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Bloomington Mayor Tari Renner, left, speaks to members of the audience at the Nov. 27 City Council meeting at City Hall. More than 100 people turned out to call for designating Bloomington a city that welcomes immigrants, regardless of legal status.

MARIA NAGLE, THE PANTAGRAPH

BLOOMINGTON — A Dec. 18 City Council discussion about declaring Bloomington a city that welcomes all immigrants, regardless of their legal status, has been changed from City Hall to the Bloomington Center for the Performing Arts.

Whether the city should adopt a resolution or an ordinance will be discussed during a council work session, so no action by the council is anticipated. The council also will have a voting session that night.

After a crowd of more than 100 people packed the council chambers and spilled into the stairwells and hallways at City Hall during the council's Nov. 27 meeting, Mayor Tari Renner said the council would discuss the topic again at a meeting in December.

"Based on the amount of public interest in the topic, as demonstrated by attendance at the Nov. 27 meeting and the capacity of the City Hall council chambers, the meeting will be held instead in the auditorium of the Bloomington Center for the Performing Arts, 600 N. East St.," the city said in a statement Wednesday.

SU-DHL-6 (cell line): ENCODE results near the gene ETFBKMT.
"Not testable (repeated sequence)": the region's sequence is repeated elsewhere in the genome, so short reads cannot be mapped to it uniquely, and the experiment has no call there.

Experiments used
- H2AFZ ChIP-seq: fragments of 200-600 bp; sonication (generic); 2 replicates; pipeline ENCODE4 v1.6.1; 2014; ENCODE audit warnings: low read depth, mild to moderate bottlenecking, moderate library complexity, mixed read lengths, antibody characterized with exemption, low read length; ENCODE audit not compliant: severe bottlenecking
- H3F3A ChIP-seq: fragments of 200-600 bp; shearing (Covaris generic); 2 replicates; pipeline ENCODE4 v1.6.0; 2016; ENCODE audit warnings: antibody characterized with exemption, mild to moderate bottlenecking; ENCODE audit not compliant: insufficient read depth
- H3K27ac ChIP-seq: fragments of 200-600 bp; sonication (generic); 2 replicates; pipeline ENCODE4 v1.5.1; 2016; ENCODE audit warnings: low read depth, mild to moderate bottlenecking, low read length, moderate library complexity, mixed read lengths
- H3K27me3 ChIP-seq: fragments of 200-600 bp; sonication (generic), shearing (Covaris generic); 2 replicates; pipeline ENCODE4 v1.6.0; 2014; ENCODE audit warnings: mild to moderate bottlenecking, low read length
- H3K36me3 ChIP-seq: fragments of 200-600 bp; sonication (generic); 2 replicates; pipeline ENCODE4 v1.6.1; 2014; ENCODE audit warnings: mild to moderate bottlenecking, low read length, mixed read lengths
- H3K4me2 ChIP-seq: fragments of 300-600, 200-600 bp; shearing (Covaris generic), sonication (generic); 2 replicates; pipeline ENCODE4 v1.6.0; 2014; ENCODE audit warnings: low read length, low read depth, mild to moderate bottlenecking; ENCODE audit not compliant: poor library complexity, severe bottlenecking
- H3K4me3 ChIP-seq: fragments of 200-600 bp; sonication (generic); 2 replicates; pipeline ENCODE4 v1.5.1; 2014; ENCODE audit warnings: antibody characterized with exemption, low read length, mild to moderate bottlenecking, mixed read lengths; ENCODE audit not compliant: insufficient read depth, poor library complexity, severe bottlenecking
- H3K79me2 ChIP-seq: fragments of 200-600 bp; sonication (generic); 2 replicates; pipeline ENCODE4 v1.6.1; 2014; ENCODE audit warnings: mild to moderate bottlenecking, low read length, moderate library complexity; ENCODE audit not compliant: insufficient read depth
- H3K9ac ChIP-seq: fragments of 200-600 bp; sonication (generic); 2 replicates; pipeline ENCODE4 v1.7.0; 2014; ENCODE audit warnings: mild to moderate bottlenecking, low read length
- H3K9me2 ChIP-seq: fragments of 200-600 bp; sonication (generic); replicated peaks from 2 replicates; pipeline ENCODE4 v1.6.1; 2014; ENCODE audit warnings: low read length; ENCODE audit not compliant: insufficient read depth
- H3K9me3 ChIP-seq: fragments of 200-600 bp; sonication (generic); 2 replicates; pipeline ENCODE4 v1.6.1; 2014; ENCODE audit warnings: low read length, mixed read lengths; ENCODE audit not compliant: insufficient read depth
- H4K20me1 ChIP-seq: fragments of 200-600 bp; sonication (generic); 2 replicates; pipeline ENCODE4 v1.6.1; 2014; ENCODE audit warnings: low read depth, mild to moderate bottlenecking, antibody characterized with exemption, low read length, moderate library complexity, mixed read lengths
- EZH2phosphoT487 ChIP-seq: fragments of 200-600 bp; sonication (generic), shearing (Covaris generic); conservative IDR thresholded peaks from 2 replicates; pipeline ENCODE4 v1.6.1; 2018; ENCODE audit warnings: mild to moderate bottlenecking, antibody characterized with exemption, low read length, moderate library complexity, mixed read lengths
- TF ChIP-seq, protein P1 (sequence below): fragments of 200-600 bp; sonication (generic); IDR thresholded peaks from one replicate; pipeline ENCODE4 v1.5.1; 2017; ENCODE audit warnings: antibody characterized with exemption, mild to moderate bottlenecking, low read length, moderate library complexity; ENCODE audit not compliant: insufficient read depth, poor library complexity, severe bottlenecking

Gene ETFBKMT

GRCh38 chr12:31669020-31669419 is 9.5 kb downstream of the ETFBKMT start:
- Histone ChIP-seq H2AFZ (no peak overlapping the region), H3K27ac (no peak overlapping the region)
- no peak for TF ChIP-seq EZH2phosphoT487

The start time of the work session remains undetermined.

The Bloomington council had planned in July to consider a resolution welcoming immigrants, but pulled the item to wait for Gov. Bruce Rauner to sign the Trust Act into law, which he did in September.

Jenn Carrillo, YWCA McLean County mission impact director, and other advocates say they favor a welcoming-city ordinance to prohibit local police from cooperating with federal Immigration and Customs Enforcement officials.

According to the new state law, police are prohibited from searching, arresting or detaining someone solely because of immigration status or because of federal immigration detention orders. But local authorities are able to communicate with immigration agents and hold someone for federal authorities if there's a valid criminal warrant. 

Auditorium doors are anticipated to open 30 minutes prior to the start time. Members of the public who want to comment during the meeting’s 30-minute public comment period will have to complete a public comment card at least five minutes prior to the start of the meeting.

Written public comments also may be submitted for the official record to the city clerk at least 24 hours in advance of the meeting. 

Due to timing, the subsequent City of Bloomington Township meeting at 6:30 p.m. and council meeting at 7 p.m., both on that same day, also will be at the BCPA. Because Christmas falls on the fourth Monday of the month, the council will move its regular voting session to Dec. 18.

The meetings will not be livestreamed, but they will be recorded and posted on the City’s website, www.cityblm.org, at a later date.

Follow Maria Nagle on Twitter: @Pg_Nagle

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